Hint: In Hydra, a cnidarian, the cnidocytes contain specialized structures called nematocysts, which contain poison. Nematocysts are a coiled hollow thread that is triggered by cnidocil. Upon contact with prey, the contents of the nematocyst are explosively discharged, which can paralyze the prey for defense.
Step by step answer:Hydras are tiny, simple invertebrates commonly studied by beginning biology students. They belong to the phylum Cnidaria, which includes corals, sea anemones, and jellyfish. Unlike most cnidarians, which are marine animals, hydras are found in freshwater ponds, lakes, and streams. Hydras are also typical because they do not have a medusa (jellyfish) stage as part of their life cycle as do most other cnidarians. They live and reproduce sexually and asexually, but only in the tube-shaped polyp form. However, they do have nematocysts, or cnidae, the microscopic intracellular stinging capsules characteristic of this phylum and for which it is named. Simple as these organisms are, the nematocysts are one of the most complex structures in the animal world.
Nematocysts are produced by nematoblasts, or cnidoblasts, and are used for capturing and paralyzing prey or for defense. Each nematocyst contains a coiled, hollow thread that can have barbs or spines and often contains poison. Under the appropriate stimulation, it is everted from the capsule, poisoning, or entangling the organism’s victim. Stings from large jellyfish, such as the Portuguese man-of-war can be extremely painful to humans and may cause paralysis, shock, or even death.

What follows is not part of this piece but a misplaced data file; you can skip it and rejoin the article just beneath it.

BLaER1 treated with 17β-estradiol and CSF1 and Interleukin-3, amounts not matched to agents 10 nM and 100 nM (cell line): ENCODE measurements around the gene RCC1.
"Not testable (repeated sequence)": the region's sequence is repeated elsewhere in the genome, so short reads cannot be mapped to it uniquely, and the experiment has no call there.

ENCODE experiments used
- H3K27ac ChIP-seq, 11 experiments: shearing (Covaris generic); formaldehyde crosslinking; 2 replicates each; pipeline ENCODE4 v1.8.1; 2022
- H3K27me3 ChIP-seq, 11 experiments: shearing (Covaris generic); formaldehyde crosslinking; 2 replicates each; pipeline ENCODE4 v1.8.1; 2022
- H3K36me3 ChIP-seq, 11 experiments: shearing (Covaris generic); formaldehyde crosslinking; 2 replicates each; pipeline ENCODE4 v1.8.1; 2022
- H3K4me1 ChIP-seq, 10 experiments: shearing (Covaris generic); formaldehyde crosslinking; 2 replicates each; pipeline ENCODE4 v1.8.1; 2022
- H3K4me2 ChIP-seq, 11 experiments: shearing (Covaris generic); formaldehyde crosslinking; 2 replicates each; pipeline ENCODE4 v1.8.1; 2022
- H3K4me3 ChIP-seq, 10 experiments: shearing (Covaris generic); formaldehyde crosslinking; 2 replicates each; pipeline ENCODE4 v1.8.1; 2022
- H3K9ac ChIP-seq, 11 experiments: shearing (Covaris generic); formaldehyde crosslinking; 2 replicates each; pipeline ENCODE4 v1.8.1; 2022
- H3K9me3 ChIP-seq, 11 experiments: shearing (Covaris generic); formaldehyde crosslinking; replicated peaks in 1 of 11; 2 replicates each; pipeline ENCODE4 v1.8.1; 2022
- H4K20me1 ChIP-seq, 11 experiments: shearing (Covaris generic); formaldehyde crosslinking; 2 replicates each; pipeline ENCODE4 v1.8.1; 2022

Hydras have four types of nematocysts on their tentacles and ectoderm (outer layer of cells), which are used for a variety of purposes. The largest nematocyst has barbs on the end that anchor the prey to the tentacle from which it was fired. With a firm hold on its prey, the hydra then envelopes the organism, like a sock being pulled over a foot, and consumes it. The second type is smaller and has a shorter, thicker corkscrew thread that wraps around and holds onto the prey animal. A third type has a sticky bean-shaped object at its end that is used in locomotion, securing the hydra as it glides or somersaults from one place to another. The fourth kind of nematocyst has spikes running along the thread and is probably used to defend the hydra against potential predators.
Nematocysts are a type of cnidae, and it is the presence of cnidae that separates jellyfish and other cnidarians from other animals. Cnidae are among the most complex intracellular secretion products known. If a toxin is present, it passes through the hollow thread, penetrating and paralyzing the victim’s tissues. After eversion, the thread separates from the nematocyst. The threads of some nematocysts ensnare small prey by wrapping about them.
The discharge of the nematocyst thread tube from the cnidocyte takes place due to mechanical or chemical stimuli received by the cnidocil. In a resting stage, the capsule wall is not permeable to water.
And there is very high osmotic pressure since the hypnotoxin inside is hypertonic to external water. As the cnidocil is triggered, the permeability of the capsule wall increases causing water rush inside the capsule, resulting in increased hydrostatic pressure.
Hence option B is correct.
Note: All coelenterates are aquatic, mostly marine. The body-form is radially symmetrical, diploblastic and does not have a coelom. The body has a single opening, the hypostome, surrounded by sensory tentacles equipped with either nematocysts or colloblasts to capture mostly planktonic prey.